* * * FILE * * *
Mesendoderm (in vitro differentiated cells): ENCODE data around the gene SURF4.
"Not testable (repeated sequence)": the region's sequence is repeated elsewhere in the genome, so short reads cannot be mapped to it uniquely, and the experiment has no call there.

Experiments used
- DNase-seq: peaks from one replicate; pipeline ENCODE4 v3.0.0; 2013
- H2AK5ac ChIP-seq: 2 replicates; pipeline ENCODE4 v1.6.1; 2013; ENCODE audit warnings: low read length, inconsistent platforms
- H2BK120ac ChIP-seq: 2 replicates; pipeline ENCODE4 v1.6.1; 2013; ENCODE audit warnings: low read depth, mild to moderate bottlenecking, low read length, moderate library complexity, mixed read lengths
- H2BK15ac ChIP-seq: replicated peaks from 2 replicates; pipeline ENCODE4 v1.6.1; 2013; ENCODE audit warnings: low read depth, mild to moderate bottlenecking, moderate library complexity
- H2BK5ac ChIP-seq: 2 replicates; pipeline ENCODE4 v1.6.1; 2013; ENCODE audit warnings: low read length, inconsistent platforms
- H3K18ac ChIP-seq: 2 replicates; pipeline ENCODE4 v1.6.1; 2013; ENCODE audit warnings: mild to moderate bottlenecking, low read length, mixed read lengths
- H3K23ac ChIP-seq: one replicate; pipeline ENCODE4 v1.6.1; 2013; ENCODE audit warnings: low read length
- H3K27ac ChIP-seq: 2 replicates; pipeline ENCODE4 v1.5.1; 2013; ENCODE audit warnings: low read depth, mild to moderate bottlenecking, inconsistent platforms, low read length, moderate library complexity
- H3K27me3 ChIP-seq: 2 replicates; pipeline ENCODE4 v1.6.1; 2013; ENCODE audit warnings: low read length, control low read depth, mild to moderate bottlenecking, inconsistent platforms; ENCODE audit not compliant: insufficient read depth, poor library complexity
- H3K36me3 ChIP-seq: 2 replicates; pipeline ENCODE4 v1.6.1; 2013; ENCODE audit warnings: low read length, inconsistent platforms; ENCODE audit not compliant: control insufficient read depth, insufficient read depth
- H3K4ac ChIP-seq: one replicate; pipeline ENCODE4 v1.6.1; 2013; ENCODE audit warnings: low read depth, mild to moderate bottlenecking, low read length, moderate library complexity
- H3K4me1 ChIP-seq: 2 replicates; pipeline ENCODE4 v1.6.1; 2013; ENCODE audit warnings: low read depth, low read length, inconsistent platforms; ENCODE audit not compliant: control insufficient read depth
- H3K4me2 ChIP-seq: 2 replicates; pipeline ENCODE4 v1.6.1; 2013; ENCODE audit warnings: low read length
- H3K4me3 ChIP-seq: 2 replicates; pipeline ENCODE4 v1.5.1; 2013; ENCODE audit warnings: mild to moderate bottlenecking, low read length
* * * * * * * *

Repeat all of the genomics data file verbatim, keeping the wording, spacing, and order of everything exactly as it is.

Mesendoderm (in vitro differentiated cells): ENCODE data around the gene SURF4.
"Not testable (repeated sequence)": the region's sequence is repeated elsewhere in the genome, so short reads cannot be mapped to it uniquely, and the experiment has no call there.

Experiments used
- DNase-seq: peaks from one replicate; pipeline ENCODE4 v3.0.0; 2013
- H2AK5ac ChIP-seq: 2 replicates; pipeline ENCODE4 v1.6.1; 2013; ENCODE audit warnings: low read length, inconsistent platforms
- H2BK120ac ChIP-seq: 2 replicates; pipeline ENCODE4 v1.6.1; 2013; ENCODE audit warnings: low read depth, mild to moderate bottlenecking, low read length, moderate library complexity, mixed read lengths
- H2BK15ac ChIP-seq: replicated peaks from 2 replicates; pipeline ENCODE4 v1.6.1; 2013; ENCODE audit warnings: low read depth, mild to moderate bottlenecking, moderate library complexity
- H2BK5ac ChIP-seq: 2 replicates; pipeline ENCODE4 v1.6.1; 2013; ENCODE audit warnings: low read length, inconsistent platforms
- H3K18ac ChIP-seq: 2 replicates; pipeline ENCODE4 v1.6.1; 2013; ENCODE audit warnings: mild to moderate bottlenecking, low read length, mixed read lengths
- H3K23ac ChIP-seq: one replicate; pipeline ENCODE4 v1.6.1; 2013; ENCODE audit warnings: low read length
- H3K27ac ChIP-seq: 2 replicates; pipeline ENCODE4 v1.5.1; 2013; ENCODE audit warnings: low read depth, mild to moderate bottlenecking, inconsistent platforms, low read length, moderate library complexity
- H3K27me3 ChIP-seq: 2 replicates; pipeline ENCODE4 v1.6.1; 2013; ENCODE audit warnings: low read length, control low read depth, mild to moderate bottlenecking, inconsistent platforms; ENCODE audit not compliant: insufficient read depth, poor library complexity
- H3K36me3 ChIP-seq: 2 replicates; pipeline ENCODE4 v1.6.1; 2013; ENCODE audit warnings: low read length, inconsistent platforms; ENCODE audit not compliant: control insufficient read depth, insufficient read depth
- H3K4ac ChIP-seq: one replicate; pipeline ENCODE4 v1.6.1; 2013; ENCODE audit warnings: low read depth, mild to moderate bottlenecking, low read length, moderate library complexity
- H3K4me1 ChIP-seq: 2 replicates; pipeline ENCODE4 v1.6.1; 2013; ENCODE audit warnings: low read depth, low read length, inconsistent platforms; ENCODE audit not compliant: control insufficient read depth
- H3K4me2 ChIP-seq: 2 replicates; pipeline ENCODE4 v1.6.1; 2013; ENCODE audit warnings: low read length
- H3K4me3 ChIP-seq: 2 replicates; pipeline ENCODE4 v1.5.1; 2013; ENCODE audit warnings: mild to moderate bottlenecking, low read length